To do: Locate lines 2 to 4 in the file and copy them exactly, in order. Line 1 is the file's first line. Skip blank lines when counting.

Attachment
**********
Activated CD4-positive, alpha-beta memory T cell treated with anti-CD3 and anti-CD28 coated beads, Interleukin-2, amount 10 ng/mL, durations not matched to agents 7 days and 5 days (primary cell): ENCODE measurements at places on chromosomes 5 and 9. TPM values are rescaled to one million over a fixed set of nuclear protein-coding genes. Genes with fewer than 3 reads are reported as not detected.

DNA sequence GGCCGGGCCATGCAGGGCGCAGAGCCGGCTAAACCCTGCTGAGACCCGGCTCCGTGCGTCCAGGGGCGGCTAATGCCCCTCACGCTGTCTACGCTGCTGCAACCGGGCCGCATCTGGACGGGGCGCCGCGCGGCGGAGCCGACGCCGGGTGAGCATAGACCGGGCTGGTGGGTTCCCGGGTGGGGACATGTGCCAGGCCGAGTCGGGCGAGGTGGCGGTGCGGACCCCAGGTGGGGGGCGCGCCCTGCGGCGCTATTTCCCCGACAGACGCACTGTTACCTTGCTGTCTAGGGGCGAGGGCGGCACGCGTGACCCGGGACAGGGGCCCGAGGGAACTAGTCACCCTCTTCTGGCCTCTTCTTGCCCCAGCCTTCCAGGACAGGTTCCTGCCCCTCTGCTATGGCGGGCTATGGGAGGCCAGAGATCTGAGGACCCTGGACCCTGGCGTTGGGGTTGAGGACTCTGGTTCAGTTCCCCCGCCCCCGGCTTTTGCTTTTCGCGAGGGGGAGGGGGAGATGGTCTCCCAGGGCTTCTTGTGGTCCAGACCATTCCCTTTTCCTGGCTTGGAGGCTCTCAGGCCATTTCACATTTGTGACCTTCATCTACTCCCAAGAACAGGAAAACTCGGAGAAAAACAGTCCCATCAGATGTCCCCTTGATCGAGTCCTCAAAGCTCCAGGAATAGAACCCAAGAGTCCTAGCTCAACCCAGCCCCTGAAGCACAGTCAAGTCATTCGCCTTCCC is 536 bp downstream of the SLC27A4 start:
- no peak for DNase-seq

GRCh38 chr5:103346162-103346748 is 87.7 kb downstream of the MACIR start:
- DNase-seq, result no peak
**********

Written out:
DNA sequence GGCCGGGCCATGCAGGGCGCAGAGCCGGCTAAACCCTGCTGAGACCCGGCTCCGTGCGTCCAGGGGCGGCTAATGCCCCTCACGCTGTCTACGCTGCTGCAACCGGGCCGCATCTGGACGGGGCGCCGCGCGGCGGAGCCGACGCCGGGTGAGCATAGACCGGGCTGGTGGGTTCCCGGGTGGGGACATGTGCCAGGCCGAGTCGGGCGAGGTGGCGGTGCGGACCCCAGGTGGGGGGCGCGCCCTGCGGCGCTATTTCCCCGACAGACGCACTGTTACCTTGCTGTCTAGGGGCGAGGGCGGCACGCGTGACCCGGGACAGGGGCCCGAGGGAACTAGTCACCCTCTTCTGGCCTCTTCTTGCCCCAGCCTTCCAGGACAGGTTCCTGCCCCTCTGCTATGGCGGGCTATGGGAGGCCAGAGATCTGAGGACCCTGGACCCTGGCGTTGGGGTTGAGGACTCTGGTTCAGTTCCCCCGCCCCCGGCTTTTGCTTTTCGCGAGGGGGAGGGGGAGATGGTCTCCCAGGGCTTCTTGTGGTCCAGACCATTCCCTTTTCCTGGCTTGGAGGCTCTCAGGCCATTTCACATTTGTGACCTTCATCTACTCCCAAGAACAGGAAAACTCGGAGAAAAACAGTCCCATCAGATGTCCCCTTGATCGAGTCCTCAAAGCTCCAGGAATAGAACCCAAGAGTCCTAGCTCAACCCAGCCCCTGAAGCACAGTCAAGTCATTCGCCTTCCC is 536 bp downstream of the SLC27A4 start:
- no peak for DNase-seq

GRCh38 chr5:103346162-103346748 is 87.7 kb downstream of the MACIR start: